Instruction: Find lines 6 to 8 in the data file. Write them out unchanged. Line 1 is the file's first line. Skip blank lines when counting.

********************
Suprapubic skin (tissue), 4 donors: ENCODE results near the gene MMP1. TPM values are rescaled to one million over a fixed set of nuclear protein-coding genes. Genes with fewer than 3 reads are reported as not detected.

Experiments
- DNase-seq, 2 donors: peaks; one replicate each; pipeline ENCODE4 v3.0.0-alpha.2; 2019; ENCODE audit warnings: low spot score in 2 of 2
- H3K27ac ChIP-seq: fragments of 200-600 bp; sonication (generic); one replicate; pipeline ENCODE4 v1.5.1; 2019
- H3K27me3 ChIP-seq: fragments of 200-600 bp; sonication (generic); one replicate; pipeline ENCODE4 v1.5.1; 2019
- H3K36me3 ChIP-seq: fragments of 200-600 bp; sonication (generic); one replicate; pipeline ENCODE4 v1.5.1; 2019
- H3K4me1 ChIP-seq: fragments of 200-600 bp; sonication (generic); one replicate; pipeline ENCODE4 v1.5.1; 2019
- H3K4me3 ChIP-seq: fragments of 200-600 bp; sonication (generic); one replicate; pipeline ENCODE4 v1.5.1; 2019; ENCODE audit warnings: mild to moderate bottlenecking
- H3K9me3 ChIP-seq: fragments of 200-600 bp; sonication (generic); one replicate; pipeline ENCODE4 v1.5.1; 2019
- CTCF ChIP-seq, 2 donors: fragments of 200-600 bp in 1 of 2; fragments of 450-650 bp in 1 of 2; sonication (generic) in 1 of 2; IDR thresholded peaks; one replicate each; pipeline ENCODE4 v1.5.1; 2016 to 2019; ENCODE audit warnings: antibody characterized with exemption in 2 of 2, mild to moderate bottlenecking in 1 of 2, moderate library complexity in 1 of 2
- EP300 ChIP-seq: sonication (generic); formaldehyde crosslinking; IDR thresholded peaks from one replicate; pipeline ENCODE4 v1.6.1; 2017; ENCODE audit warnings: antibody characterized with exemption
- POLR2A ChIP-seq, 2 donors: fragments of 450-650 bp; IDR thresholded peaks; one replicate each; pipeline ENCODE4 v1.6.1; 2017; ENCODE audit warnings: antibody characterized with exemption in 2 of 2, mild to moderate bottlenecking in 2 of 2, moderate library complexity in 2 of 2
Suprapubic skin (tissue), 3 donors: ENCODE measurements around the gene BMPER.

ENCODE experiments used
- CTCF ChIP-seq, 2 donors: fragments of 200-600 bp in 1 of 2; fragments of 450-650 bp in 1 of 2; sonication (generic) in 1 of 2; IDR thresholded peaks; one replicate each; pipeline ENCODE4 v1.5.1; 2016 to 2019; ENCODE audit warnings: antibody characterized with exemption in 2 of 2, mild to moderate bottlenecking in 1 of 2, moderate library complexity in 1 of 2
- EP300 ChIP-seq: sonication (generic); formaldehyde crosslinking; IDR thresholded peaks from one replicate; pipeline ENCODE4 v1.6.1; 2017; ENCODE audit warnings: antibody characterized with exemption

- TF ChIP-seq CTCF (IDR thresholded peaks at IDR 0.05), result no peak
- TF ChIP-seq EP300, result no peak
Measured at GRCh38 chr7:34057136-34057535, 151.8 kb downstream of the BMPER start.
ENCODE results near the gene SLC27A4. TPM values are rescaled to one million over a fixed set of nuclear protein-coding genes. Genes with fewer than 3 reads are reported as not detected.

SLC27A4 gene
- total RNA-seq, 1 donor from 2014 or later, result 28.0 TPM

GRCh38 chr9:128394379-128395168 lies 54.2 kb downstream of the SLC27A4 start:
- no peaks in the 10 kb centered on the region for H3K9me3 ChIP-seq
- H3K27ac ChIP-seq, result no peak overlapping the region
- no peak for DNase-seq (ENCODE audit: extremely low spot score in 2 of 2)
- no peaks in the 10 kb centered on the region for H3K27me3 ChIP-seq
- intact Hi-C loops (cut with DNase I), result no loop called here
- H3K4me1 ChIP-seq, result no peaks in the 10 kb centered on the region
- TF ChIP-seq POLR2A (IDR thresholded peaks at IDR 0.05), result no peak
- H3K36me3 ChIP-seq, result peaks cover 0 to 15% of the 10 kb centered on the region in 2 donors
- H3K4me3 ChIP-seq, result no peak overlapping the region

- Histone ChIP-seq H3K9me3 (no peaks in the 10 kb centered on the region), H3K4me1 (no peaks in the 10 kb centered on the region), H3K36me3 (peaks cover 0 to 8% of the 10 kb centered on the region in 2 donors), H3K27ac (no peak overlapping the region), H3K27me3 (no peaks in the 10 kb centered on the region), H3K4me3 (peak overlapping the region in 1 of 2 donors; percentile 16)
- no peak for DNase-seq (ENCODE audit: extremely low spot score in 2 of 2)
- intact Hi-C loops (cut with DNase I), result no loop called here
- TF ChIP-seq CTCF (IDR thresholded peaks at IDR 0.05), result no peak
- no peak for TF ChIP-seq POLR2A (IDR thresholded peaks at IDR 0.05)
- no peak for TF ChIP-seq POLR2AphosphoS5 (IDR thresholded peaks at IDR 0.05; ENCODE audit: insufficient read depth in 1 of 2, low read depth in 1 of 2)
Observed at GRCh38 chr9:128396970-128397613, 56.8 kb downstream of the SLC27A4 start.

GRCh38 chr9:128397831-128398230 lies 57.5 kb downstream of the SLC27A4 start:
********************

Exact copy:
- H3K36me3 ChIP-seq: fragments of 200-600 bp; sonication (generic); one replicate; pipeline ENCODE4 v1.5.1; 2019
- H3K4me1 ChIP-seq: fragments of 200-600 bp; sonication (generic); one replicate; pipeline ENCODE4 v1.5.1; 2019
- H3K4me3 ChIP-seq: fragments of 200-600 bp; sonication (generic); one replicate; pipeline ENCODE4 v1.5.1; 2019; ENCODE audit warnings: mild to moderate bottlenecking